Splashing around in theology.

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Location: Ottawa, Canada

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Saturday, May 13, 2006

United 93

I went to this movie today.
How would I describe it?
Probably the word “important” is the first word that would come to mind.
And important is an understatement. It’s a movie I think that everyone should see.
I know that there are those who feel that United 93: The Movie is a gross exploitation of a horrid event. A theatre-izing of something so tragic it should be left alone.
Why though?
Is it because someone will make money from the movie? Is that it?
Is that why we should leave it alone, and not try to put it on the screen?
Or is it because it was about something in which real people were involved… in other words, because it is based upon an actual event so tragic that it is offensive to even think about what happened on Sept.11th, 2001? [It should be noted that the movie was made in the full support of the families of those onboard that fateful morning.]
Is it [any objection to the very existence of the movie] based upon the idea that portraying it like this, on the big screen, cannot possibly relate what actually went on, and to do it in this almost docu-drama type fashion [falsely] implies that this is pretty much exactly what occurred? Hence, because of unavoidable innacuracy and possible misrepresentation, we should leave it alone?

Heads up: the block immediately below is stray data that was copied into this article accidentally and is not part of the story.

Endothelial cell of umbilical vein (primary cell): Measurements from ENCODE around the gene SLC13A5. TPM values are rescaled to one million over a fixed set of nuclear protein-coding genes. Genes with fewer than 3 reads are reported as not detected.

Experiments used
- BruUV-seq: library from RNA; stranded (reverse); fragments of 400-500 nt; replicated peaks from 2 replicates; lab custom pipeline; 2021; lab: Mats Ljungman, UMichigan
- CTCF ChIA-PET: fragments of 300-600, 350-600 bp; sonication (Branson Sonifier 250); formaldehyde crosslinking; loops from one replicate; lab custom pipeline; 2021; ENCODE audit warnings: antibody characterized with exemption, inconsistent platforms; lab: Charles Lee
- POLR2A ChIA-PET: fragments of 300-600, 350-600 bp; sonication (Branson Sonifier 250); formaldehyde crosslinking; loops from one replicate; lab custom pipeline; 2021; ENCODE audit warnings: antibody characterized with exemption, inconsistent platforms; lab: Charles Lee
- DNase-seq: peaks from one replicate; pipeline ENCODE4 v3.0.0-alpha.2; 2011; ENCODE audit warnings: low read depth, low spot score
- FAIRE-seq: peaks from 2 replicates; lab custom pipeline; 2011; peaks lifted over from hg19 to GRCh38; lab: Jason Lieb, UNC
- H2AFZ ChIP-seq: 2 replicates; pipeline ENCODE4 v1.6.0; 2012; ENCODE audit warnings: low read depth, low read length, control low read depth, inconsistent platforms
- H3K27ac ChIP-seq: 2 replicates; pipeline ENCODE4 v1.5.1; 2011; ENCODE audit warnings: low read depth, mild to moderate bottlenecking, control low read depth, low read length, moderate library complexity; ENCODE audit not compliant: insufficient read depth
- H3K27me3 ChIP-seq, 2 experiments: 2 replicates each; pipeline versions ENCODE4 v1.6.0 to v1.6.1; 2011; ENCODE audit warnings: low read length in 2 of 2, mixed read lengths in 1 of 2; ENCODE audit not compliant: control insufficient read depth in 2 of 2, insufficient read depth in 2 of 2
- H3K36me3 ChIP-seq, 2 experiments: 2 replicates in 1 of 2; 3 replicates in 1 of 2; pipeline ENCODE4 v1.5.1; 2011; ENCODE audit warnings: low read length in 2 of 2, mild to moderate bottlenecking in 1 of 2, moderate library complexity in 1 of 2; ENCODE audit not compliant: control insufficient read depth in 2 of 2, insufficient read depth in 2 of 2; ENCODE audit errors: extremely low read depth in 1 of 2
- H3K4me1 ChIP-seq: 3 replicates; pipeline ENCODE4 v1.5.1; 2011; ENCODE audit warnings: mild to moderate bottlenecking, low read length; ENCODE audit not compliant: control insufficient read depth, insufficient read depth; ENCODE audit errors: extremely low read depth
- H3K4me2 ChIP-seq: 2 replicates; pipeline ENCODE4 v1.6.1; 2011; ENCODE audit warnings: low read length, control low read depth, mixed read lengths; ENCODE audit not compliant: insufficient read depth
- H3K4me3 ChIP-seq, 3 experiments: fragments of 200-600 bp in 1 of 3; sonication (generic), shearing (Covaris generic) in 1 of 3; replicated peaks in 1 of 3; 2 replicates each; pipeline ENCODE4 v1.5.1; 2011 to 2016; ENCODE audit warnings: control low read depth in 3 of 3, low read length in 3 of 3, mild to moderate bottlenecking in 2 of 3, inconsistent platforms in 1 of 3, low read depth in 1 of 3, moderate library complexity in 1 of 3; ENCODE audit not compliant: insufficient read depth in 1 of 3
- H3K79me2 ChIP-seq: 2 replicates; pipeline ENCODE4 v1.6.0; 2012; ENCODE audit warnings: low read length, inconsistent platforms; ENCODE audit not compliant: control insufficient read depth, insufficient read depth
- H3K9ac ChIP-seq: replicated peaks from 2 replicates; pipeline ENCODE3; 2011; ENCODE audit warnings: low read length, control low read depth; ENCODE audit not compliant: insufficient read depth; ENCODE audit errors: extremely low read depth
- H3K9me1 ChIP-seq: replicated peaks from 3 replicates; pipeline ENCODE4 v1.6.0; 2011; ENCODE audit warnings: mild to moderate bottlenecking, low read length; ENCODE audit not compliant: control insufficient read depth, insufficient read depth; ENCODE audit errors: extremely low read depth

Would we say the same thing then, of Spielberg’s Schindler’s List?
No one got all upset about the possible inaccuracies of say, James Cameron’s Titanic, even though the film is also based on a very real tragedy. Are these two examples irrelevant because they were not ever claiming to be docu-drama? Is it because the events are so distant in time?
Is Sept.11th still too fresh then, is that it?

Director Paul Greengrass does a tremendous job of taking us through the events of United Flight 93, dovetailing in real time the confusion ensuing as Air Traffic Controllers and Military Command Centers struggle to make sense of what is happening.
To say “you are really there” would be wrong.
Only the people that were there, were there.
But I would say that I think it is about as close as we can get and still be alive afterwards.
In the last portions of the movie I was crying.
And then I was the last person to leave the theatre.

I have never in my lifetime heard such reverent silence, at the end of a movie.

I went to see United 93 based upon several outstanding reviews, along with reccomendations from a couple of friends. Plus, I will admit, I went to see the movie because of my own interest in trying to get within a million miles of grasping how or why something like this event happened in the first place.
In this last sense, the movie did, I think, portray in an “important” way, the true nature [as I see it, and understand it] of why Sept.11th, 2001, happened.
To some, this [what I am about to say] may seem like an insanely stupid oversimplification, but I am going to say it anyway.
The catastrophic human events of Sept.11th, 2001 were a result of certain people being so certain of their religious beliefs that they felt entirely justified in destroying not only themselves, but other people as well.

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